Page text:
Total aromatics have no influence on particulate emissions. This is an unexpected finding from a comprehensive programme to determine the influence of diesel fuel properties on heavy-duty particulate emissions. 30 fuels and five engines representing a variety of manufacture/technology were tested. To reveal causative influences, key fuel properties were intentionally uncorrelated and had a wide range of values. Engine sensitivities to fuel quality were found to differ considerably. Properties that most influenced emissions were sulphur content, density and cetane number. Some engines were totally insensitive to polyaromatics but in others, small influences are possible. The emissions benefits of specific fuel property changes are quantified.
Technical Paper

An Integrated Study of the Effects of Gasoline Composition on Exhaust Emissions Part I: Programme Outline and Results on Regulated Emissions

1993-10-01
932678
Following a small scouting programme to examine the scale of emissions benefits achievable by different degrees of gasoline base fuel redesign (SAE 930372), a larger programme has been initiated to investigate more systematically the influence of individual fuel parameters on tailpipe emissions. This coordinated study has been spread across five participating Shell Group laboratories, using a set of common fuels specifically designed and centrally blended for this purpose. Additionally, subsets of these fuels have been used for detailed systematic examination of selected topics within the overall programme scope. This paper summarises the plan for the integrated study. It describes the composition and properties of the fuels and their blending. The results covered here are those of chassis dynamometer-based regulated emissions studies conducted on a composite fleet designed to represent a range of vehicle technologies, using a variety of regulatory driving cycles.
Technical Paper

Effect of Gasoline Reformulation on Exhaust Emissions in Current European Vehicles

1993-03-01
930372
As a first attempt to assess the scope for reducing the emissions from gasoline fuelled vehicles in the European market via fuel changes, an experimental scouting programme has been conducted to examine the effects of fuel composition and properties on both regulated emissions and detailed exhaust gas composition. This 4 fuels/4 vehicles programme involved exhaust emission tests on a chassis dynamometer, and was carried out mainly on non-catalyst vehicles, using two commercial gasolines and two (“reformulated”) test gasolines representing “intermediate” and “extreme” changes of the base gasoline design. The fuel characterization includes analysis by hydrocarbon type and carbon number; the exhaust analysis comprises both regulated emissions and hydrocarbon speciation measurements. In the case of regulated emissions, the fuel effects are, as expected, relatively small in comparison with the effect of installing exhaust catalysts.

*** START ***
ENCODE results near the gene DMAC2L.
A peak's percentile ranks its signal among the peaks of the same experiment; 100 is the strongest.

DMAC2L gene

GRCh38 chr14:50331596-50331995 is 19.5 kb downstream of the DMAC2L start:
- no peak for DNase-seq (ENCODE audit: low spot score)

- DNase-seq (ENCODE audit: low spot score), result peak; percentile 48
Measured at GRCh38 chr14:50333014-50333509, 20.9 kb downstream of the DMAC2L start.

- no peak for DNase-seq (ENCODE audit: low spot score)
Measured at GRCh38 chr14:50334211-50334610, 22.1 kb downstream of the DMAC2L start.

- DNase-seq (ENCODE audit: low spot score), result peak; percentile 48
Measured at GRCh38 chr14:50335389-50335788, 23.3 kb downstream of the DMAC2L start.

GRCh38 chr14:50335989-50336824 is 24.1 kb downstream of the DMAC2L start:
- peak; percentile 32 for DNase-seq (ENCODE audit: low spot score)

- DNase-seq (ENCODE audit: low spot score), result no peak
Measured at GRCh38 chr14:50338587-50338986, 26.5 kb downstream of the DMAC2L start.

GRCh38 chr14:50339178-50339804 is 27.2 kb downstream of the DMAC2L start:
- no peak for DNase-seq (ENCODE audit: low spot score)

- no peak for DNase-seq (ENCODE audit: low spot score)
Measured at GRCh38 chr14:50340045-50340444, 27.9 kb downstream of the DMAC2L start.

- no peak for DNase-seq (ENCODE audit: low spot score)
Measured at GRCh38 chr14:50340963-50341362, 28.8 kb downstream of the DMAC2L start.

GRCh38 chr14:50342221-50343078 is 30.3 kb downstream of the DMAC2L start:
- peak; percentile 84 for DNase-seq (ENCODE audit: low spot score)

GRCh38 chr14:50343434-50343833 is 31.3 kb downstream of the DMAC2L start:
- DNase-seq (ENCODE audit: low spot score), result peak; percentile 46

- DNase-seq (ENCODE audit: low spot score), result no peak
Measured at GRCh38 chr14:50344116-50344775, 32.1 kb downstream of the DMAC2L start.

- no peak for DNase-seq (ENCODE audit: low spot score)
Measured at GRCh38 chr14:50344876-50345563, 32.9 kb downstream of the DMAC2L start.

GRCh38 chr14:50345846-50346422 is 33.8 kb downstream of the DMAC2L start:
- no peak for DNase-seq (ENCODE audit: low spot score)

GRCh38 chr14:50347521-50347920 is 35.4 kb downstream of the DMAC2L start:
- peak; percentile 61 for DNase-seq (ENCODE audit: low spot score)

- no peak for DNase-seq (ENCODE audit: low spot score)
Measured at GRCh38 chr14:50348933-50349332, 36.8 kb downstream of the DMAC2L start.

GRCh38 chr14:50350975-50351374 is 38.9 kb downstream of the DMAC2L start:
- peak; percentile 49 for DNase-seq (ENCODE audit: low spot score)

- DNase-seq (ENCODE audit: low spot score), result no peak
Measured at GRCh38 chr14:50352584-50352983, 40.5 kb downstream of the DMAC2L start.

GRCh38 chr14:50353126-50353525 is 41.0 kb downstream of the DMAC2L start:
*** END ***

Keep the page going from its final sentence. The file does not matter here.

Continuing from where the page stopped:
Technical Paper

Field Trial to Investigate the Effect of Fuel Composition and Fuel-Lubricant Interaction on Sludge Formation in Gasoline Engines

1992-10-01
922218
Engine Sludge has reappeared in the last decade as a source of operation problems and in manufacturers warranty claims in Europe and the USA, due to engine malfunction and in some cases engine failure through oil starvation. This sludge has become known as ‘Black sludge’ or ‘Hot sludge’ in Europe. As a result of the problem, bench engine tests have been developed in Europe (CEC-L-41-T-88), and the USA (ASTM Sequence VE). Both these tests have been shown to be particularly sensitive to changes in the fuel composition, even between batches of the same gasoline. A field trial has been conducted by Shell Research Ltd at Thornton Research Centre, to study the effect of fuel composition and fuel-lubricant interactions on the propensity to form sludge, using a mileage accumulation cycle designed to be severe with respect to sludge formation.
Technical Paper

The Use of Concentration Response Maps to Study the Activity of a High-Performance Diesel Fuel Detergent

1992-10-01
922187
A method is proposed to quantify the activity of a detergent at a selected engine operating condition by measuring the amount of additive required to reduce nozzle fouling to zero in a well-defined engine test procedure. To determine this critical detergent concentration, a series of engine tests is performed using increasing levels of additive, until a zero level of fouling is achieved. These results are then used to construct a detergent concentration response map, defining unambiguously the additive activity and allowing quantitative comparisons of different detergents or additive packages. Concentration response plots are presented from both bench engine test series and vehicle road trials which demonstrate the wide variability in the amount of different detergents required to achieve comparable deposit control. From these maps the performance of the detergents may be compared in terms of keep-clean and clean-up activity for the range of engines and operating conditions.
Technical Paper

The Effects of Fuel Detergents on Nozzle Fouling and Emissions in IDI Diesel Engines

1991-10-01
912328
The role and required function of a diesel fuel detergent are discussed and related to the process of nozzle deposit formation. A bench engine test method is described which uses an air-flow technique to measure the fouling produced in IDI nozzles and hence quantify the effectiveness of detergents in the engine test. Data are presented demonstrating the discrimination in detergent performance which may be obtained by applying this method at different operating conditions. Results of ECE 15.04 emissions tests are presented from vehicles having nozzle fouling levels ranging between 1-70%. These emission levels are plotted versus nozzle fouling. From these data, it is concluded that reducing fouling produces a systematic reduction in unburnt hydrocarbon emissions. An optimum fouling level of 15-40% is identified to minimise particulate emissions from this engine.
Technical Paper

Car Driveability Modelling: A Computer Model for the Prediction of Hesitation Under Cold Weather Accelerating Conditions

1983-10-31
831755
Vehicle driveability is a function of gasoline volatility, ambient conditions and engine design. The ability to predict driveability performance from a knowledge of fuel/air mixture temperatures and gasoline properties would greatly assist both fuel and engine development. Accordingly, a model to predict engine hesitation under full-throttle accelerations (a major driveabilty malfunction) has been developed. Hesitation occurs when the fuel/air mixture reaching the combustion chambers is too lean to burn. Thus the model is based on the calculation of heat flow and air/fuel vapour ratios in the engine inlet manifold. Chassis dynamometer tests for two different cars using a range of fuels and a range of test temperatures have shown that the model gives an accurate prediction of mixture temperatures and engine hesitation under full-throttle conditions.